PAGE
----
A Fresno State research project aims to assess the impact of various intervention strategies designed to improve retention and graduation rates of Southeast Asian American first-time freshmen. The research will provide timely, relevant information for long-range strategic planning. As a result, students will be more aware of potential benefits and hindrances to their academic achievement.

“I did not have a mentor when I was an undergraduate,” notes graduate student Simara Vongthongdy, who works on campus as a peer navigator. “I’m grateful to have a platform to share my experiences to inspire the younger students.”

The research—designed by Provost Lynnette Zelezny and Dr. Yoshiko Takahashi, associate professor of criminology—stems from an original survey research project conducted by the Fresno State Asian Faculty and Staff Association in 2014. The survey revealed several key findings: Southeast Asian American students are more likely to be low-income, require pre-collegiate skills training, and lack a sense of belonging.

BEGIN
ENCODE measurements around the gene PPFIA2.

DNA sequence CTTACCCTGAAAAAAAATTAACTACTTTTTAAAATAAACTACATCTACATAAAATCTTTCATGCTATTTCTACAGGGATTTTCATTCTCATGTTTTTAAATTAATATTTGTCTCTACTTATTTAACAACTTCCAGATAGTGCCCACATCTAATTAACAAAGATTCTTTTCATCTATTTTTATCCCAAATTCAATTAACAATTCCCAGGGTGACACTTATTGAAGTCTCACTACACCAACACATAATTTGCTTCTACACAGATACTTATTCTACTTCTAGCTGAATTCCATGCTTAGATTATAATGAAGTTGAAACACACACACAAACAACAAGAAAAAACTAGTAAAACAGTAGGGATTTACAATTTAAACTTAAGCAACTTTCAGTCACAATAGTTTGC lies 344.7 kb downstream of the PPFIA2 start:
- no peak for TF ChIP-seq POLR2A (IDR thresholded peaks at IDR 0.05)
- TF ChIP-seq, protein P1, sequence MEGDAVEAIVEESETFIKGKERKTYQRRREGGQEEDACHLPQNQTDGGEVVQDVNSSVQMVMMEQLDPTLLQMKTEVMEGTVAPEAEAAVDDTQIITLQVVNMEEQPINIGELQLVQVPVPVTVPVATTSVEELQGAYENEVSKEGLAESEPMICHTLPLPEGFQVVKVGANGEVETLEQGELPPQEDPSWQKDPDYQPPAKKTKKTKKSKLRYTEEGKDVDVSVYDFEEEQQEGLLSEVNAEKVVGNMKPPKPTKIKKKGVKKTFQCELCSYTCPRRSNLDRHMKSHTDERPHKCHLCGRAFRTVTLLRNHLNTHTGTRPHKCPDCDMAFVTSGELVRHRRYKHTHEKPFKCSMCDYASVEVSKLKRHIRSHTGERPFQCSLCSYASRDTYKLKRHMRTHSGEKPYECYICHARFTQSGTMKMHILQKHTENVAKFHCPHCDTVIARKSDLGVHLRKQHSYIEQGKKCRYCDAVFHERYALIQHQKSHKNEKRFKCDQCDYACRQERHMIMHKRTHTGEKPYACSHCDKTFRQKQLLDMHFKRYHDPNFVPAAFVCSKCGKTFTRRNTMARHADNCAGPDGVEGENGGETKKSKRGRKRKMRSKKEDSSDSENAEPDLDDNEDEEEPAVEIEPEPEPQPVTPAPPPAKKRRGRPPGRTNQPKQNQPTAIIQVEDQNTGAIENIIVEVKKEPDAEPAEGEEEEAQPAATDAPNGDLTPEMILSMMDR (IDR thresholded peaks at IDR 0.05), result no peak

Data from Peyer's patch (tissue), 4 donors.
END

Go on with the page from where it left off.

Directed by faculty researchers with diverse academic backgrounds, the research has broad-based support from a volunteer committee of faculty, staff, alumni, graduate students, and local community leaders. The research is funded by the Chancellor’s Office and the Wells Fargo Foundation.

The goal of the project is to identify best practices that can be used as a model for Asian American-, Native American- and Pacific Islander-serving institutions nationwide.

“The project allowed me to see the struggles and the necessary tools to help Southeast Asian students to be successful,” says Tom Thao, student coordinator at the Cross Cultural & Gender Center and a graduate student in multilingual and multicultural education.